Translational proof of principle was provided by a single arm phase II study that combined TVEC with pembrolizumab with a 6 week run-in phase of TVEC before adding pembrolizumab. Confirmed objective response rate was 62%, with a complete response rate of 33% per immune-related response criteria. An initial increase of intratumoral CD8+ T‑cells following administration of TVEC that was augmented by the addition of pembrolizumab, and the level of response was independent of the number of CD8+ T‑cells at baseline [ 11].
The combination of TVEC and pembrolizumab is currently being tested vs. pembrolizumab alone in the randomized Masterkey-265 trial (NCT02263508).
Tilsotolimod (IMO-2125) is a synthetic oligonucleotide which binds to TLR9 and activates antigen presentation of dendritic cells and macrophages with subsequent proliferation of antigen specific cytotoxic T lymphocytes (CD8+ T‑cells) in both injected and uninjected tumors. Tilsotolimod was tested in a phase I/II study in combination with ipilimumab in 26 PD‑1 refractory melanoma patients (NCT02644967). An ORR of 38% with 9.5% CRs was observed which exceeds the expected response rate to ipilimumab alone and the combination was well tolerated [ 12]. A phase III study with this combination in comparison to ipilimumab alone in PD‑1 refractory patients is ongoing (NCT03445533).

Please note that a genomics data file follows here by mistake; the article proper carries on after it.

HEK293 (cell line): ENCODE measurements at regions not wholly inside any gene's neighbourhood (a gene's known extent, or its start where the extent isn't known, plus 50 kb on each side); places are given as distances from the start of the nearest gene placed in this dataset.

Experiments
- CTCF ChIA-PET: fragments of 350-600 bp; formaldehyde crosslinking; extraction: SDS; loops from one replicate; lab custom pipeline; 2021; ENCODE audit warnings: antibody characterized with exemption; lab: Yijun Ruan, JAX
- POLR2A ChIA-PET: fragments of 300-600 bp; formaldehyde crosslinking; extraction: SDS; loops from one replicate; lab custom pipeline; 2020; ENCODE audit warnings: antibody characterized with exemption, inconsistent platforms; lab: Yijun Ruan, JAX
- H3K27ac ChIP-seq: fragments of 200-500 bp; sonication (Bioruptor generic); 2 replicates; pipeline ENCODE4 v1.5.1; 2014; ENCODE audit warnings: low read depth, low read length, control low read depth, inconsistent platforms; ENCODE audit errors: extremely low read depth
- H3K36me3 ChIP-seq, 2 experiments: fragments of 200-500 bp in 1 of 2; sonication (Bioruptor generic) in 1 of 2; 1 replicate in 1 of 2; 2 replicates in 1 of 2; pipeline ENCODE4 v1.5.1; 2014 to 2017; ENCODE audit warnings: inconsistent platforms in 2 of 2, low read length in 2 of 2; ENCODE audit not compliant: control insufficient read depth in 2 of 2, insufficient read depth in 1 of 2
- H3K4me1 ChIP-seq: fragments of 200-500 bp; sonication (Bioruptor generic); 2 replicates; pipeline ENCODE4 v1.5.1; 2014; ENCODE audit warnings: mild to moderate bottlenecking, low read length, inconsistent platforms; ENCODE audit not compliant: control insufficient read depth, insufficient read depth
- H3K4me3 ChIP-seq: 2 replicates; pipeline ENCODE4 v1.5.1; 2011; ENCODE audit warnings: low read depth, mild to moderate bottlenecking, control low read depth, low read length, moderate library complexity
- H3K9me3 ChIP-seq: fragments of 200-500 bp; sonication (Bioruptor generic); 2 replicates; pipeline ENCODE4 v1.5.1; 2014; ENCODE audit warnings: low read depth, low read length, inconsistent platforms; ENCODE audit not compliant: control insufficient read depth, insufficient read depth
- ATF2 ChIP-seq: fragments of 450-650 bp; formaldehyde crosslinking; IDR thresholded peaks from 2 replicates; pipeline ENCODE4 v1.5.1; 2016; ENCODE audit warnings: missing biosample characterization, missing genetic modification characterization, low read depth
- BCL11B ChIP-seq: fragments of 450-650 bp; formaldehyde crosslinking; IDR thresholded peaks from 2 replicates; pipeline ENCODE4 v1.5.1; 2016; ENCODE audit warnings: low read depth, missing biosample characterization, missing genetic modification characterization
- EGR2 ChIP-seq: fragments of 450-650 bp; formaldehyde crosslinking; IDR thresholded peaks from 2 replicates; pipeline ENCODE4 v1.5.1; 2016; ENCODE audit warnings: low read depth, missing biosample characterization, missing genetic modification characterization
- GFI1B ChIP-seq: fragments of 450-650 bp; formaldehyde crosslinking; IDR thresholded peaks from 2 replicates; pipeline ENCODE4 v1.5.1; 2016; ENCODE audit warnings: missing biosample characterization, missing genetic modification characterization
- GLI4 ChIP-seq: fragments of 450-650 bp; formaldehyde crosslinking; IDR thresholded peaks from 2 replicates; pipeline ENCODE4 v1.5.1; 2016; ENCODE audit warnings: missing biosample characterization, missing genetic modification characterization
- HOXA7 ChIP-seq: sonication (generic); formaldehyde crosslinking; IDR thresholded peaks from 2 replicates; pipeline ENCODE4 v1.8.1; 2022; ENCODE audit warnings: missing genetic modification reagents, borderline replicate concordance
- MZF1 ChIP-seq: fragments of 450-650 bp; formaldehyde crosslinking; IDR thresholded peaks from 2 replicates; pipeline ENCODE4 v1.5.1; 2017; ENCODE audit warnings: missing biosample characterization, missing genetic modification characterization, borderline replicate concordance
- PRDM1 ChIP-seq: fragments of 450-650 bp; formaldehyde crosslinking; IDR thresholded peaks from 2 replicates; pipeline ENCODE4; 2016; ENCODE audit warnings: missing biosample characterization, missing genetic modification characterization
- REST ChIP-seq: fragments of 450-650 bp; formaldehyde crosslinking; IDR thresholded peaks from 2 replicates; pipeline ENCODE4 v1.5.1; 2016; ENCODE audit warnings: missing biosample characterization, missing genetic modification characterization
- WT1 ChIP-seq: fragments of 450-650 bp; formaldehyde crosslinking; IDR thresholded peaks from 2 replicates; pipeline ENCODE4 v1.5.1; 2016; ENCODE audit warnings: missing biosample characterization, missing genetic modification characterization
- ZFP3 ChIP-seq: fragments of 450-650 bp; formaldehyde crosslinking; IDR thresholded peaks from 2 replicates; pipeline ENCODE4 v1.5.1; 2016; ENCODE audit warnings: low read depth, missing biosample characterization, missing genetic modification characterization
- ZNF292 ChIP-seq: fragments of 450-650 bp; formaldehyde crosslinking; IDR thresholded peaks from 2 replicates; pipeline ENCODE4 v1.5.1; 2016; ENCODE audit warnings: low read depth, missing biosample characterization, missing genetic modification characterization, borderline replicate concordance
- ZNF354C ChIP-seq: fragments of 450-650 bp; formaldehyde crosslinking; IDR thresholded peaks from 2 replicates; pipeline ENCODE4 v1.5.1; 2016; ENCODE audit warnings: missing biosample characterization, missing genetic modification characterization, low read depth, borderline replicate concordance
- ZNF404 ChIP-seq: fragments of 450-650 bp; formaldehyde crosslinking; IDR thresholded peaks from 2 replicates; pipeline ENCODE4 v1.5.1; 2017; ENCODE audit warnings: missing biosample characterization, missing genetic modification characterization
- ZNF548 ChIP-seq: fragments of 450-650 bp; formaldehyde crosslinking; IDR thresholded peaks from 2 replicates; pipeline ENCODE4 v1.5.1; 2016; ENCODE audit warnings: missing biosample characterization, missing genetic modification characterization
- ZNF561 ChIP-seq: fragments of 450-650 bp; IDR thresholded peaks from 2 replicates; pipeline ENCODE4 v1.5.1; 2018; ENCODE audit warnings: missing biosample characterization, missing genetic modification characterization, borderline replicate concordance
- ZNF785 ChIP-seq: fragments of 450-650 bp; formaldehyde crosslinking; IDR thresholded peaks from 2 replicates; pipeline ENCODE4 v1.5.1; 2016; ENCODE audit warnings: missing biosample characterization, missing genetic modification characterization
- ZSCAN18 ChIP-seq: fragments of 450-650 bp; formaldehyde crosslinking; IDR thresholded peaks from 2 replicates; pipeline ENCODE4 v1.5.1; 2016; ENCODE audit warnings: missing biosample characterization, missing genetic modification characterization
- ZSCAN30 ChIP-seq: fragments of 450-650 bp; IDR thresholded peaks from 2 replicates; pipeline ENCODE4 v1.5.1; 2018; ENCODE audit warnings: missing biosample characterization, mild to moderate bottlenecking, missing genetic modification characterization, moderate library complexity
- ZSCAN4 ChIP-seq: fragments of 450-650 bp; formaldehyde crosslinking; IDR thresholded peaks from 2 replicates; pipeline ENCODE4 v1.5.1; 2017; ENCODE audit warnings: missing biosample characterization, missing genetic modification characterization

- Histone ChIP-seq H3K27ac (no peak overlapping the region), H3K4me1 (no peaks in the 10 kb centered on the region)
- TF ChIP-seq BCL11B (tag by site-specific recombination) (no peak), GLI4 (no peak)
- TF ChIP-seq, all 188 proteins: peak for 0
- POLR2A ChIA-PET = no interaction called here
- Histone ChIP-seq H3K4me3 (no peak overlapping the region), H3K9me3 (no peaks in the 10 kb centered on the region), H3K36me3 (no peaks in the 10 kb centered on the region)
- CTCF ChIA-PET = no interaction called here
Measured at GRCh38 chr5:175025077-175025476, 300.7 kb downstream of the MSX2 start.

PV-10 is an injectable formulation of rose bengal disodium, a water-soluble xanthene dye otherwise used in topical ophthalmic diagnostics. PV-10 was shown to induce tumor-specific interferon γ‑release and tumor-cell apoptosis. Based on response rates above 50% in injected and uninjected metastases in early clinical studies [ 13] PV-10 is currently being tested in an open label randomized controlled trial in combination with the PD‑1 inhibitor pembrolizumab (NCT02288897).
Combinations in early clinical development
Many other combinations are being tested in early clinical protocols that also include melanoma patients, and are mostly based on a PD‑1 inhibitor backbone. Based on different preclinical rational, which has been reviewed more extensively elsewhere, they target diverse aspects of the immune response [ 14].